Gabon’s Ali Bongo on Wednesday rejected criticism of his disputed presidential election victory, accusing EU observers of bias towards his rival and insisting that only the country’s top court could order a recount.
Oil-rich Gabon has been in turmoil since the August 27 poll, in which Bongo’s rival Jean Ping also claimed victory.
Several people have been killed in violence triggered by the results, which showed Bongo winning a second term by a wafer-thin margin of some 6,000 votes.
On Tuesday, an EU election observer team reported a “clear anomaly” in voting in Haut-Ogooue province, Bongo’s heartland.
Official results gave turnout in the province at more than 99 percent, with 95 percent backing the incumbent.
Reacting to the criticism, Bongo, 57, told France’s RTL radio: “I would also have liked them to have noted some anomalies in the fiefdom of Mr Ping.
“If we’re raising anomalies, we have to be clear, balanced and raise all the anomalies that have been noted.”
The opposition has accused Bongo of rigging the vote and called for a recount — a call echoed by Manuel Valls, prime minister of Gabon’s former colonial power France.
A defiant Bongo ruled out any new tally unless the Constitutional Court ordered one.
“I cannot violate the (electoral) law,” he insisted.
“African governments are often accused of not respecting the law. For once we’re respecting the law and we’re being told to circumvent it, it’s strange,” he said.
Ping has yet to announce whether he will challenge the election in the Constitutional Court. The deadline for doing so is 1500 GMT on Thursday.
In their analysis, the EU election monitors said the number of non-voters and of blank and disqualified votes revealed a “clear anomaly in the final results in Haut-Ogooue.”
In an interview with Europe 1 radio, Bongo accused the EU observers of “overstepping their mandate” and said he too was preparing to challenge some of the results.
– ‘Chaos will not take hold’ –
Bongo is under increasing pressure at home and abroad after Justice Minister Seraphin Moundounga resigned on Monday demanding a recount “polling station by polling station.”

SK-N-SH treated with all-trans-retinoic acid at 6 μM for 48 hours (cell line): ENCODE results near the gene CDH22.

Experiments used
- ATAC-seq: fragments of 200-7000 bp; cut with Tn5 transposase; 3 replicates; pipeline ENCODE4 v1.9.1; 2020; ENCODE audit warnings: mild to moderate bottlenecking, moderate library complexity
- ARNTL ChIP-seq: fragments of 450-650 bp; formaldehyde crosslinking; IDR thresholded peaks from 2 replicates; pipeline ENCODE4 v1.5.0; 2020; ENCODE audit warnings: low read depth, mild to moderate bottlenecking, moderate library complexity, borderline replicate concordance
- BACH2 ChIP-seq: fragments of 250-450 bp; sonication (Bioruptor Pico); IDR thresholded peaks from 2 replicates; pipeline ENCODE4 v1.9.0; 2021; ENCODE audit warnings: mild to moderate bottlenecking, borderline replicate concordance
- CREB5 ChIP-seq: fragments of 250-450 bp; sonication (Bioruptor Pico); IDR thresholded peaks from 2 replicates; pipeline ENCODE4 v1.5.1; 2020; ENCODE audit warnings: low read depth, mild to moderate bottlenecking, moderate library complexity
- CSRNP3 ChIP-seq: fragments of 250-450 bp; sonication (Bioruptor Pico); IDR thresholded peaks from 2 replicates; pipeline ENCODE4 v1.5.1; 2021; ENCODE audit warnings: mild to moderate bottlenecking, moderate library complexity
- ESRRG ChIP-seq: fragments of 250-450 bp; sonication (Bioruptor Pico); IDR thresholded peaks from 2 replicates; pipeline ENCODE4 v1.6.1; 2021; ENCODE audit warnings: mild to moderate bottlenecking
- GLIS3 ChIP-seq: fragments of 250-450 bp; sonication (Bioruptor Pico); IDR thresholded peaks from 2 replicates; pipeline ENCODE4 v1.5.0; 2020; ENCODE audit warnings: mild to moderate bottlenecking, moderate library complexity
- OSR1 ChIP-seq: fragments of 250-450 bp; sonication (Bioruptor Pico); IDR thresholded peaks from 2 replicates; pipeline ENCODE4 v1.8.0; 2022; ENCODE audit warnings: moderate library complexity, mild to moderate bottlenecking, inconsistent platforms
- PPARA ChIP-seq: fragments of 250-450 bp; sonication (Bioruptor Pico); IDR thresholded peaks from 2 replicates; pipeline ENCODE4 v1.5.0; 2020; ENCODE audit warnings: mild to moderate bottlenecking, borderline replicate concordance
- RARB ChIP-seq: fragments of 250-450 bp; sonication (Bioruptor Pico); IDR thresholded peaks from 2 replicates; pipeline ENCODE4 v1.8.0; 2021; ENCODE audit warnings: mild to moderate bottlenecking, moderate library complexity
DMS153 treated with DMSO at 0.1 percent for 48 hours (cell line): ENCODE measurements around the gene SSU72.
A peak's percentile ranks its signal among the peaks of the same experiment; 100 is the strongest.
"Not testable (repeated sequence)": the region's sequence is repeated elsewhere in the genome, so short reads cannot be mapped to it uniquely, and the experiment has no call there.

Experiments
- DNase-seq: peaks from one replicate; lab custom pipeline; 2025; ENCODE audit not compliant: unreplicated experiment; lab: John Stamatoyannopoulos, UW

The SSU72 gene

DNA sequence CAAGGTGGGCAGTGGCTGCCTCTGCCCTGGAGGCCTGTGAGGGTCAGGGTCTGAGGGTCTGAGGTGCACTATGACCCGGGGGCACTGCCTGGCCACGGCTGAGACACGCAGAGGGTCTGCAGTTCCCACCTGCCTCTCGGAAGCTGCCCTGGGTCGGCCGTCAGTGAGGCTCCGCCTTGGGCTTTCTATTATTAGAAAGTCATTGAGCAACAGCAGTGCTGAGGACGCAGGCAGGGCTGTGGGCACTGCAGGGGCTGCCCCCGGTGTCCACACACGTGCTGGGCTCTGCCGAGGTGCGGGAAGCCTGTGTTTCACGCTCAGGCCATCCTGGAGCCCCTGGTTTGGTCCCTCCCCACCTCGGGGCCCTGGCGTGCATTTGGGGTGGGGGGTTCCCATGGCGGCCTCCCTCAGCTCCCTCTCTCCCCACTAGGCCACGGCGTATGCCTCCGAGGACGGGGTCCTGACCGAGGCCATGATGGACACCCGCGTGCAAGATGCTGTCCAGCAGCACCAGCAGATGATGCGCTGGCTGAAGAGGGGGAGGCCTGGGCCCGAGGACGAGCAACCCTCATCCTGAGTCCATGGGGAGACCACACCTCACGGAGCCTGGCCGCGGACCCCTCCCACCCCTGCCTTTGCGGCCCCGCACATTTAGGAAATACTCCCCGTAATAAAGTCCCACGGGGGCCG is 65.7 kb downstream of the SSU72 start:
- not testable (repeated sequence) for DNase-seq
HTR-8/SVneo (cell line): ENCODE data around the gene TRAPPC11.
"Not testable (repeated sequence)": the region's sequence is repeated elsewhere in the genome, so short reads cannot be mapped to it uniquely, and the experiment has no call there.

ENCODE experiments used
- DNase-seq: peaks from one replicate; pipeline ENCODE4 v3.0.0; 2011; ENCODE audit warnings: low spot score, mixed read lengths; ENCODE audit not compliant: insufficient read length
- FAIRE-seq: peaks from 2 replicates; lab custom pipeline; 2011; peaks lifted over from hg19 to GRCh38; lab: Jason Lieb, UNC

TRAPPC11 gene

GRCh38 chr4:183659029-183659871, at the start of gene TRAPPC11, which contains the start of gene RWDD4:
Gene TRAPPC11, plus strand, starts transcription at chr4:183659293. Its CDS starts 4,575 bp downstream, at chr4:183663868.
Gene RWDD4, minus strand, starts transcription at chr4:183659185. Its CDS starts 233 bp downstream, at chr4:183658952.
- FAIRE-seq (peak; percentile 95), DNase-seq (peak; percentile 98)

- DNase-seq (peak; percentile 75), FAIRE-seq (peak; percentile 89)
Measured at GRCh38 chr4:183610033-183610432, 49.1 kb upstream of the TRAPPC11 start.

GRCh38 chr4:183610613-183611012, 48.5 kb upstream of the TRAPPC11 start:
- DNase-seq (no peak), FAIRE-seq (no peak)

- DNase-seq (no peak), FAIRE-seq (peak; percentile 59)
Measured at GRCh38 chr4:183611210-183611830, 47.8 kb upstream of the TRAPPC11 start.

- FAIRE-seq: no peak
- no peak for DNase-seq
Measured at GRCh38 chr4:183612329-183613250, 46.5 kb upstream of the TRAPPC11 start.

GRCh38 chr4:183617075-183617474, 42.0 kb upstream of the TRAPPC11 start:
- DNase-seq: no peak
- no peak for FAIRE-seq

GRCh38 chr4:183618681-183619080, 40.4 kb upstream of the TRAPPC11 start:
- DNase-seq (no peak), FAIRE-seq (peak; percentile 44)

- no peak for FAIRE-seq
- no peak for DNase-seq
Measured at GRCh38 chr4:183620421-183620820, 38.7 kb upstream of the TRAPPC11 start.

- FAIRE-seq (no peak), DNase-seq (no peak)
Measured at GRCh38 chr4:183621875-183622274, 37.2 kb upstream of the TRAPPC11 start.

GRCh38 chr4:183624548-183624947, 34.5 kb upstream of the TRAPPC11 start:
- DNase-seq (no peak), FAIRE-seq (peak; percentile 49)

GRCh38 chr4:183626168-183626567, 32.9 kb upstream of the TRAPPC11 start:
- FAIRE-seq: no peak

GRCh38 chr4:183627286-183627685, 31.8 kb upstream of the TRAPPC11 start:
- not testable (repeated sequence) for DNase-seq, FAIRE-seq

In the chaos following the result, opposition demonstrators clashed with police and the country’s parliament was set on fire.
Ping, 73, has called for a general strike but the appeal seems to have gone largely unheeded.
“Mr Ping’s call went unheeded…it failed,” Bongo declared, vowing: “Chaos will not take hold.”
Bongo accused Ping, a former African Union Commission chairman, of attempting “massive fraud” and said it was difficult to envisage dialogue with “people who ask the Gabonese to go into the street to loot and destroy and burn things.”
Several people have died since the violence erupted in the central African nation, which has been ruled by the Bongo family since 1967.
According to an AFP count, the post-election chaos has claimed at least seven lives.
Gabonese authorities have reported three killed and 105 wounded, with the government saying some deaths had previously been incorrectly attributed to the clashes.
Bongo dismissed a toll of between 50 and 100 dead given by Ping’s camp as “fanciful” but said that “around 100” had been hurt in the violence.
Some 800 people have been arrested in recent days in the capital Libreville, with the authorities accusing them of looting, while lawyers say they are being held in “deplorable” conditions.
Gabon, a country roughly the size of Britain but with a population of 1.8 million, has only known three presidents since it won independence from France in 1960.
One third of its population lives in poverty, even though the country boasts one of Africa’s highest per capita incomes — $8,300 annually — thanks to its oil wealth.